Immune T-cells may the best way forward to long-term protection against COVID-19, Stanford Professor Dr. Scott Atlas says | Tech News

In early March, MIT biologist Dr. Shiva Ayyadura said fear-mongering on coronavirus will go down as the biggest fraud to manipulate economies. Dr. Shiva is not downplaying the risk and the deadly nature of coronavirus. Instead, Dr. Shiva brought the attention back to the importance of talking about immune health and boost our immune system.

In a tweet back in March, Dr. Shiva said the media need to stop using coronavirus as a disguise to control people’s lives.

“As an MIT PhD in Biological Engineering who studies & does research nearly every day on the Immune System, the #coronavirus fear mongering by the Deep State will go down in history as one of the biggest fraud to manipulate economies, suppress dissent, & push MANDATED Medicine!”

Then in September, a team of scientists found that vitamin D deficiency may raise the risk of getting COVID-19. In a retrospective study of patients tested for COVID-19, researchers at the University of Chicago Medicine found a link between vitamin D deficiency and the likelihood of becoming infected with the coronavirus.

In another article, Dr. Shiva went into greater detail to explain how coronavirus works and why building our immune system may be a good safeguard against viruses. Dr. Shiva explained that it is not the virus or pathogens that kill people but the overaction of a weakened and dysfunctional immune system. Dr. Shiva went on to explained molecular systems’ understanding of the virus and how “Vitamin D destroys for you.

Fast forward eight months later, Dr. Shiva turned out to be right. In July, scientists discovered some coronavirus patients recovered from COVID-19 infection but mysteriously did not have any antibodies against the virus. When they later tested blood samples taken years before the coronavirus pandemic started, they later found that many of these coronavirus patients recovered from COVID-19 infection due to the presence of T-cell immunity in their bodies.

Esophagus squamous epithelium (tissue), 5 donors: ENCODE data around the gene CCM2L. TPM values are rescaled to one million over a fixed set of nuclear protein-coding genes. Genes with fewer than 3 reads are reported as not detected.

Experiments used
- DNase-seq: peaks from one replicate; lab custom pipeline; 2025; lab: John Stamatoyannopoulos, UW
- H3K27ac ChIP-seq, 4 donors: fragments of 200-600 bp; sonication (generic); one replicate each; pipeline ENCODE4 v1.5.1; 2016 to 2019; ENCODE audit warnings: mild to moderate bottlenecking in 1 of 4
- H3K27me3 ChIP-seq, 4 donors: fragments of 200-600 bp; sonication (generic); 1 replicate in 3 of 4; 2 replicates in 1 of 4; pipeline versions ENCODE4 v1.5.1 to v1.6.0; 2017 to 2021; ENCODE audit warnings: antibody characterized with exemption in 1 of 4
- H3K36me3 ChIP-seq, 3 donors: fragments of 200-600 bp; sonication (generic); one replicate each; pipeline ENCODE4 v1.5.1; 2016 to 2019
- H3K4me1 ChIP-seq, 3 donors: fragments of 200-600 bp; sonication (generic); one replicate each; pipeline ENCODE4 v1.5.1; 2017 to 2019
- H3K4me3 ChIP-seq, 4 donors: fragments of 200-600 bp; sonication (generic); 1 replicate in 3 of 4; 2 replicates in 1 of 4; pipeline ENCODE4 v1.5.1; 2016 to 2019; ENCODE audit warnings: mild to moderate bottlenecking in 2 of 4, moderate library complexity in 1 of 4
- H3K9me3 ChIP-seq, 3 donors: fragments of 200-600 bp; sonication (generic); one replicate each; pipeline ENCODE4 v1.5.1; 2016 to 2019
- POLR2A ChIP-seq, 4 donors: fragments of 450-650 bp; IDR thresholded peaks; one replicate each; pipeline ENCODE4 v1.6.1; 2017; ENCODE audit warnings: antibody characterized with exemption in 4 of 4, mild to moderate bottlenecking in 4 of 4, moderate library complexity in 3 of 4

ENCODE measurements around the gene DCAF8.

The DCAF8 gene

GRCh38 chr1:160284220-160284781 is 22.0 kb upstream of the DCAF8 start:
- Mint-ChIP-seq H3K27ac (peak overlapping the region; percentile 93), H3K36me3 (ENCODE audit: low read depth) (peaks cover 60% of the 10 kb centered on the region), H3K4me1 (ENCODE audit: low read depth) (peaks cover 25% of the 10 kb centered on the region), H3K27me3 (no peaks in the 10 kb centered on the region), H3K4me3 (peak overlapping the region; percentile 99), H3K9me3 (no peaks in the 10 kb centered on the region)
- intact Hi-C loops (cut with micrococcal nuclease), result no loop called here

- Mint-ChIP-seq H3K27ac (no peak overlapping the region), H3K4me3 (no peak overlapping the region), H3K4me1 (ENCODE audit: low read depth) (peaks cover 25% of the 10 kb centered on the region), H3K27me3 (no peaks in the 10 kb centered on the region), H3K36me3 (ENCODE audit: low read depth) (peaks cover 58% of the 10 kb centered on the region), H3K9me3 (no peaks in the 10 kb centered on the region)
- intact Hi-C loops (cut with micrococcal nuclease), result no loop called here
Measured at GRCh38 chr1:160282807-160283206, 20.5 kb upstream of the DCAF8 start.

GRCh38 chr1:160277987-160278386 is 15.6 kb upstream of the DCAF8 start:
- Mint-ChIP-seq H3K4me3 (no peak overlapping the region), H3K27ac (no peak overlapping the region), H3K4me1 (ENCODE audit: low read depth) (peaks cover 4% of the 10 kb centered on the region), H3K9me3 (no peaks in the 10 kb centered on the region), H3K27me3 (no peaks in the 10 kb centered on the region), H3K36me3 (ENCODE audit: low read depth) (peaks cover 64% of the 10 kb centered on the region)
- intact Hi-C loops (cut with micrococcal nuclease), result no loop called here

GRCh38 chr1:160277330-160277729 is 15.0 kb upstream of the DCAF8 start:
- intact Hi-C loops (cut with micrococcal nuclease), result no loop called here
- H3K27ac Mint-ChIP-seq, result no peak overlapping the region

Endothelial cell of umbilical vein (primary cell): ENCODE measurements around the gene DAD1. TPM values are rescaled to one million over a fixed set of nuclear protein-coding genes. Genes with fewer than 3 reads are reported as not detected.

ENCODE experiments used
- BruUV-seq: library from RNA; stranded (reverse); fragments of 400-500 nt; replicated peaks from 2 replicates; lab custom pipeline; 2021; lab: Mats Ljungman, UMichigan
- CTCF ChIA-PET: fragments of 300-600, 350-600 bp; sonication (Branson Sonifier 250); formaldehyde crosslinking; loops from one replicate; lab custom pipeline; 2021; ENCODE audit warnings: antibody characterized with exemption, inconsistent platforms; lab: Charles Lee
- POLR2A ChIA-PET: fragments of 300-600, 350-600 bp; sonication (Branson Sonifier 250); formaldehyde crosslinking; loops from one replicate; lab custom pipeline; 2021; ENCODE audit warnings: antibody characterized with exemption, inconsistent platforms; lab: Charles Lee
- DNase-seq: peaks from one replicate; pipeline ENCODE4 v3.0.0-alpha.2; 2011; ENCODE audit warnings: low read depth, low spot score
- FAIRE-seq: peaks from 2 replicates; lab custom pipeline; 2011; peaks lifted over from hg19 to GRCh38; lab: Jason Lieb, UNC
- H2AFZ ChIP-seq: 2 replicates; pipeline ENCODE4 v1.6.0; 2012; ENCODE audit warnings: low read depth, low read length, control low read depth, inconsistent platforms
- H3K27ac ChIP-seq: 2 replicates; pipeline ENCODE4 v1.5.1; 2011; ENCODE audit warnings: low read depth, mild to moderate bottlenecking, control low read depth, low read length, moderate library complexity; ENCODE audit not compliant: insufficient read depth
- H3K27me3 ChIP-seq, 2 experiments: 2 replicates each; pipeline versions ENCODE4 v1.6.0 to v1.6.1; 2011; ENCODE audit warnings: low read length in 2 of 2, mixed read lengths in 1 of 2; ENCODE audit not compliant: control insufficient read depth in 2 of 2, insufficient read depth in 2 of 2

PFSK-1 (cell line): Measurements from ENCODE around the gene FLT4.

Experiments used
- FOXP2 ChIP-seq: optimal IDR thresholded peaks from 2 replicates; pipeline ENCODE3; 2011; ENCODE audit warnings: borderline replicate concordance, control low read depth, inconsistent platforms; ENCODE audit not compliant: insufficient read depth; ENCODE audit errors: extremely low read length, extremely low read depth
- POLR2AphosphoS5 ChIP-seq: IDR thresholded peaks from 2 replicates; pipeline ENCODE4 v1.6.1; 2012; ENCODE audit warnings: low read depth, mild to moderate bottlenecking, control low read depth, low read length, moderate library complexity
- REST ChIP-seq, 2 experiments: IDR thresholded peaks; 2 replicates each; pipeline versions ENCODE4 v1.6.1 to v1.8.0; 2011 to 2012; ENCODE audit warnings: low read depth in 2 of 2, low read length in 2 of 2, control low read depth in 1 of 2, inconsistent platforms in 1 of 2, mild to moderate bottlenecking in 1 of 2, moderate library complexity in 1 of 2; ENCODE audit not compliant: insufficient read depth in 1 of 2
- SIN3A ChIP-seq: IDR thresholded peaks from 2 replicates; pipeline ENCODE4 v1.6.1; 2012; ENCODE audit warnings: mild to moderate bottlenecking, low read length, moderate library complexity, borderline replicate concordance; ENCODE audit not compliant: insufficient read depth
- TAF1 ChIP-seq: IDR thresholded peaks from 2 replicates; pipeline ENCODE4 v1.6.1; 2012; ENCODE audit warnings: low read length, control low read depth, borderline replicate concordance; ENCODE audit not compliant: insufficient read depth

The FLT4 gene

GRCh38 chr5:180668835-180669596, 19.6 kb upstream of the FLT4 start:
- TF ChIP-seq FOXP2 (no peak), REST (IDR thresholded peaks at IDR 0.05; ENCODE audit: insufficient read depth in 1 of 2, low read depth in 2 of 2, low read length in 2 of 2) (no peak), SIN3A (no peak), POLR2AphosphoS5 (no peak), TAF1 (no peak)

T-cells also called T lymphocyte or memory T-cells are immune cells that fight infection. T-cells also play an important role in fighting pathogens like viruses and bacteria. T-cells are also known to target and kill cancer cells. T-cells are one of the two primary types of lymphocytes—B cells being the second type—that determine the specificity of the immune response to antigens (foreign substances) in the body. Their main purpose is to identify and kill invading pathogens or infected cells.

Dr. Shiva is not alone. Dr. Scott Atlas is a former chief of neuroradiology at Stanford University Medical Center and a senior fellow at Stanford’s Hoover Institution. In an interview, Dr. Atlas discovered the importance of boosting our immune health. Dr. Atlas went on to discuss the need to harness the power of T-cell immunity instead of focusing on antibody immunity that could be lost in just three months. Dr. Atlas suggested that we should be harnessing the power of T-cell immunity instead of focusing on antibody immunity which only lasts for six months.

Some scientists disagreed with Dr. Atlas saying that ‘T cell immunity’ will not end the pandemic sooner. “It’s just a misunderstanding of the science,” said Dr. Shane Crotty, a virologist at the La Jolla Institute for Immunology who co-authored the groundbreaking research on T cells in June. “We have no data and neither does anybody else as to whether these T cells really help or not,” Crotty said.

However, in another study first published in the journal of Nature and led by Antonio Bertoletti and a team of researchers at the Duke-NUS Medical School in Singapore, they found that “memory T cells might protect some people newly infected with SARS-CoV-2 by remembering past encounters with other human coronaviruses. This might potentially explain why some people seem to fend off the virus and may be less susceptible to becoming severely ill with COVID-19.” T-cells are not just one of the best weapons in fighting coronavirus, a new study published this month in MedScape found that “T-cells may best antibodies for detecting past COVID-19 infection.”

Explaining why T-cell immunity is better than antibodies, Dr. Atlas told reporters in a briefing:

“The immunity to the infection is not solely determined by the percentage of people who have antibodies … the reality is that according to the papers from Sweden, Singapore and elsewhere there is cross-immunity highly likely from other infections and there is also T-cell immunity, and the combination of those makes the antibodies a small fraction of the people that have immunity.”

Dr. Atlas went on to share some evidence that suggests T-cell immunity may provide long-lasting protection against coronavirus. Below is a video of Dr. Atlas explaining why T-cell immunity is better than antibodies.


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